A Part of the Willis-Knighton Physician Network
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(318) 212-7960
Bossier City

Procedures Performed


Discography

Discography is a diagnostic injection used by pain physicians and surgeons to assist in your treatment plan and clarify your diagnosis. After conservative therapy has failed, your pain physician and/or your surgeon may request a discography procedure. A discogram can confirm the identity of the painful disc and provide a detailed picture of the internal structure of each disc injected. A needle is placed into each disc that is suspected to be painful. Then each needle is injected separately and pressurized, and a detailed record is taken of the patient’s response to each injection. A CT Scan is performed soon after the procedure. The pressure within each disc, the patient’s reports of pain, as well as the CT Scan are all analyzed and together used to determine the next best course of action for the patient. Possible treatment plans following discography include surgical correction, steroid injections, spinal cord stimulation, physical therapy, or medication.

Side effects of Discography are rare and your physician will discuss them with you. You will be asked to sign a written consent prior to the procedure. Please make sure you fully understand the risks and benefits of any procedure prior to signing the consent form.

Discography, as with most other procedures, is performed in our in-office fluoroscopy suite. X-ray is used for all injections. Intravenous sedation is offered, but will be limited so that your physician will be able to accurately assess your response to each injection. You will be monitored before and after the procedure and escorted to the radiology department for a CT Scan after the procedure. The CT Scan will be read by a radiologist and available to your physician within 24 hours. A driver is required for all spinal injections. You may have increased pain for up to a week after a discography procedure. You may resume normal activities the day after the procedure, unless otherwise directed by your physician. Typically a follow-up evaluation is scheduled two weeks from the date of the procedure, so that you can discuss your response to the injection with your physician.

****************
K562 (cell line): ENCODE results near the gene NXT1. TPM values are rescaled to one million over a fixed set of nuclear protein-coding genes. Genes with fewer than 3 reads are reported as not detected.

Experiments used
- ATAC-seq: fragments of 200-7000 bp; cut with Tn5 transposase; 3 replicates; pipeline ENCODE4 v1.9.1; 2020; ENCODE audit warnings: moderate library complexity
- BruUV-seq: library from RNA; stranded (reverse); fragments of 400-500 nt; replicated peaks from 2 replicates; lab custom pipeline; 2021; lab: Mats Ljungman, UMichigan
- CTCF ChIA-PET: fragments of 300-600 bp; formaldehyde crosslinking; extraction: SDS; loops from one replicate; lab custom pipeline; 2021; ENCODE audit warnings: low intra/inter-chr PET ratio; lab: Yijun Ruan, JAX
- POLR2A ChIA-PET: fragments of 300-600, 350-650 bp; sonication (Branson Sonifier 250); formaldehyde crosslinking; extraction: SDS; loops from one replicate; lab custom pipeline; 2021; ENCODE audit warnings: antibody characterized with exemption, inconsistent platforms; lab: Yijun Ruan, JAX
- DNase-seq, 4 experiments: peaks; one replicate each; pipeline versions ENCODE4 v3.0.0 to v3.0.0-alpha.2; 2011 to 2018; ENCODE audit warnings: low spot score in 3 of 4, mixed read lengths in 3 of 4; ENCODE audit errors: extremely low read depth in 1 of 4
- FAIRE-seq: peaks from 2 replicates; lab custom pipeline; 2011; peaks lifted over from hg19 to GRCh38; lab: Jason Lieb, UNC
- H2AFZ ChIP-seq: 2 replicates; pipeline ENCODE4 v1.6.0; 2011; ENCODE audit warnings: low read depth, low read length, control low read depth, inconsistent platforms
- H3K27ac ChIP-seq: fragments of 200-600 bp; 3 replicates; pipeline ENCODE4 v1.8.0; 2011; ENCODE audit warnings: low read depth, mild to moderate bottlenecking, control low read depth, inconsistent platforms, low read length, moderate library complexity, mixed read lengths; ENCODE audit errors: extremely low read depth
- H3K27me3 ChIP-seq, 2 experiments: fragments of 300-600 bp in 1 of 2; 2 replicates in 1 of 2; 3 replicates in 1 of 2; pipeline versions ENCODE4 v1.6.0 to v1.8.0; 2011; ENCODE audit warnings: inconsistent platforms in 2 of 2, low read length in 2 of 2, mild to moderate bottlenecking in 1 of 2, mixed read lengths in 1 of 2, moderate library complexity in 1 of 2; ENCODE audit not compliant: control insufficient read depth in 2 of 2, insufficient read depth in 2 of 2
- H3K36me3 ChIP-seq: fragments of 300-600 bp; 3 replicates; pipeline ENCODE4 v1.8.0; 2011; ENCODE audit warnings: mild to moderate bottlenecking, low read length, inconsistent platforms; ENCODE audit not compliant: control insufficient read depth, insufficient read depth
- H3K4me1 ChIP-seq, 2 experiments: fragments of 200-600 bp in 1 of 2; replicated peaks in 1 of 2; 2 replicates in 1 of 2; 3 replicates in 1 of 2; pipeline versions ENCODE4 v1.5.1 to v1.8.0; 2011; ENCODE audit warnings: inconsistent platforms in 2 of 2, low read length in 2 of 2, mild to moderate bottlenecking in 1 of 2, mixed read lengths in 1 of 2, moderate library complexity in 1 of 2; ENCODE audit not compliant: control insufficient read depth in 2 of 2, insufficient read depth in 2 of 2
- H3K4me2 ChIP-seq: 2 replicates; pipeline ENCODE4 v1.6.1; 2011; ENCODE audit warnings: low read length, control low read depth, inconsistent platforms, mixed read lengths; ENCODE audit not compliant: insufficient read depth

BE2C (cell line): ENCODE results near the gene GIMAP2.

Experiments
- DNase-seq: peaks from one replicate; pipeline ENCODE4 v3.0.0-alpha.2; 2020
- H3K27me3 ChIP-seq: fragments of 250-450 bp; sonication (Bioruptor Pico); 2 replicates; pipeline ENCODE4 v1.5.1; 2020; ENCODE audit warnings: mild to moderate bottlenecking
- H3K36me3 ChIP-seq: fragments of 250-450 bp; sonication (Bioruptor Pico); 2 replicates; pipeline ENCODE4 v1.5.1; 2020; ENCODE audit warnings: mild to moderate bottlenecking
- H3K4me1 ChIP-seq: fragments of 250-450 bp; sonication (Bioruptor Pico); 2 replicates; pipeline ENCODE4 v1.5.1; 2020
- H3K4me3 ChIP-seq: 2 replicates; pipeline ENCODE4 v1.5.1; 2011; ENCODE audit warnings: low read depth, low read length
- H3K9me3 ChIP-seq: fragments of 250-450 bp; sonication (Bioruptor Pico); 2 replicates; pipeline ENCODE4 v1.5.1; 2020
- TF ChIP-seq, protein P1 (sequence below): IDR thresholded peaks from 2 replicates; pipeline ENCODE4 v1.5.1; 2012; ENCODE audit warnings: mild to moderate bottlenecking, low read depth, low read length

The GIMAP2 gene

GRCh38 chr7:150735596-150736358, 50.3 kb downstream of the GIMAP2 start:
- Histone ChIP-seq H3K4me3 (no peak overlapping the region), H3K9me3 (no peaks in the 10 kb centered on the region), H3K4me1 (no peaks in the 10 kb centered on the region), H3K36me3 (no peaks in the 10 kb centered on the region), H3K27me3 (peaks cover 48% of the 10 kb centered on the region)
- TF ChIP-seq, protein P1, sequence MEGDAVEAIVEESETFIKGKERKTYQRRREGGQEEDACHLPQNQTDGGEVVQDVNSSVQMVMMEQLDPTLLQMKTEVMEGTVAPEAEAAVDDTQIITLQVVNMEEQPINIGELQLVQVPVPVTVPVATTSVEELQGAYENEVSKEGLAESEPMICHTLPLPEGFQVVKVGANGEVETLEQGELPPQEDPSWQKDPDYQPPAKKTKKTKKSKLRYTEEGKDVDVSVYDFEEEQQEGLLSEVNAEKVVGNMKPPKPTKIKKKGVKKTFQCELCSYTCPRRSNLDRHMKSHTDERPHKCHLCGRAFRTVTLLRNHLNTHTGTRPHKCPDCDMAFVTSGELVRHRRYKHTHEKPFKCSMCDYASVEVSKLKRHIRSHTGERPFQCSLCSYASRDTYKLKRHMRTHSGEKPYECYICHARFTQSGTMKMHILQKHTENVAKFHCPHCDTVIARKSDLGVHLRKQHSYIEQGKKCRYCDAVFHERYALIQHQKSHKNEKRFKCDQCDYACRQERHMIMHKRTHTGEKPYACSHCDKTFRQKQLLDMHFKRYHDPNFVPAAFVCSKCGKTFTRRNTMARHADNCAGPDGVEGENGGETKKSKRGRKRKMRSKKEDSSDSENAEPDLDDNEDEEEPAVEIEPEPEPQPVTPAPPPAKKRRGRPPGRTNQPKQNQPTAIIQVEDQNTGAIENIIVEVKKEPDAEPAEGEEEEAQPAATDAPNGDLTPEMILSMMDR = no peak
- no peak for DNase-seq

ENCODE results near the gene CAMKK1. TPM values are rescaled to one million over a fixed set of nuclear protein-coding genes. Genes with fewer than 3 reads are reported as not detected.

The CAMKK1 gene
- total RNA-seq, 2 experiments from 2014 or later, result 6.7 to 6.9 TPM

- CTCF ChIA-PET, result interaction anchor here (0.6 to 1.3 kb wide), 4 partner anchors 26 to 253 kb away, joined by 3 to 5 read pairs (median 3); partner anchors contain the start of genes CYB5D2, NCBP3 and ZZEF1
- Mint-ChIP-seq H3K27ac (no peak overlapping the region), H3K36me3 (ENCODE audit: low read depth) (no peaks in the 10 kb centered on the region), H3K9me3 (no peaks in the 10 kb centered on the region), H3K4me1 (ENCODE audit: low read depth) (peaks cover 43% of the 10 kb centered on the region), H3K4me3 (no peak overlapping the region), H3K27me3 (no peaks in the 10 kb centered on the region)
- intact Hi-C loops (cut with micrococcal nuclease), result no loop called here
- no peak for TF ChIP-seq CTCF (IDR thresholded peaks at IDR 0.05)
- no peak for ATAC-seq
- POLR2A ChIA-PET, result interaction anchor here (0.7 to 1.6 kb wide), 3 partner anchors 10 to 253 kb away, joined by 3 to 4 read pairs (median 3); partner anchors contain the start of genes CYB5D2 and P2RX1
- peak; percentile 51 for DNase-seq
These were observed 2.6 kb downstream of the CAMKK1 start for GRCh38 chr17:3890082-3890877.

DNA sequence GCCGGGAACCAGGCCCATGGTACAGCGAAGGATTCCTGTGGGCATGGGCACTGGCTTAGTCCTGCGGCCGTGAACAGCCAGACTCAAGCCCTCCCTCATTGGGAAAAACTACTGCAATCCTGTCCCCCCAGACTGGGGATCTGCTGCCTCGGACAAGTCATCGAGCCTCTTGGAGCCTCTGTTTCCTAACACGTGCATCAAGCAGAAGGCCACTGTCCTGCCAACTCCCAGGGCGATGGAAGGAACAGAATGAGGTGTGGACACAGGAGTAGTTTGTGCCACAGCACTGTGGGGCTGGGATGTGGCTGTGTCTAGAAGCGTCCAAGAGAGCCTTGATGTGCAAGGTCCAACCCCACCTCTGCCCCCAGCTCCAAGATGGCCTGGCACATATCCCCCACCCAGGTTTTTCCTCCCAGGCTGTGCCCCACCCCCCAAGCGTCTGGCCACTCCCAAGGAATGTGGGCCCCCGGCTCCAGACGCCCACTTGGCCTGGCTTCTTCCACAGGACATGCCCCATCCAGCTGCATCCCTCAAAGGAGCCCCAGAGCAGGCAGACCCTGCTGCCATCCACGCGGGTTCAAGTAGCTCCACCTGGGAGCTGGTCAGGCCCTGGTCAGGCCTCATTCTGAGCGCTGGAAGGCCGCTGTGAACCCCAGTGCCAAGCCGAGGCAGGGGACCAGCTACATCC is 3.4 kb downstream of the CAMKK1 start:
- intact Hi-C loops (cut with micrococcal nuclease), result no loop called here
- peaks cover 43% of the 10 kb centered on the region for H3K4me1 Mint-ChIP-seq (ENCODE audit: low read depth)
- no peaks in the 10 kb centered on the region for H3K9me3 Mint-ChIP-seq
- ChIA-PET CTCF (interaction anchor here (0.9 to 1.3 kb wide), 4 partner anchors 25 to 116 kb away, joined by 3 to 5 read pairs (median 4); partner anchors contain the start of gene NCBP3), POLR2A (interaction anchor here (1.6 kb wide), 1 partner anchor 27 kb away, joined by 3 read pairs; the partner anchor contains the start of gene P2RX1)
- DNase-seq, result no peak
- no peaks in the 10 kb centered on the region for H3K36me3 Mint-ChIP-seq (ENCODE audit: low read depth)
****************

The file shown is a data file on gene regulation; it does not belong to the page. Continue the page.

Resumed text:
Discography can be a valuable diagnostic procedure when conservative therapy has failed. Please contact our office if you have additional questions regarding this procedure.

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Side effects of Discography

Side effects are rare, but bleeding, infection, increased pain, kidney failure, bowel or bladder dysfunction, paralysis, and death have occurred. These side effects usually occur on patients taking strong anti-coagulants or blood thinners, those with a high fever or an active infection, or those with a severe allergy to intravenous contrast. Although very rare, discitis or an infection in the disc can occur. Antibiotics are given before and during the procedure to prevent this complication. Discitis can sometimes be treated with oral or intravenous antibiotics, but sometimes a surgeon has to remove the infected disc material in the operating room. Your physician should be notified if you are taking medications such as Coumadin, Plavix, Ticlid, Lovenox, Aggrenox, Insulin, or Metformin. Your physician should also be made aware of any allergies you have, especially if you are allergic to iodine or contrast. Notify your physician immediately if you have concerns about your condition after the procedure.

Interactive Patent Education

Discography

Discography

Degenerative Disc Disease

Degenerative Disc Disease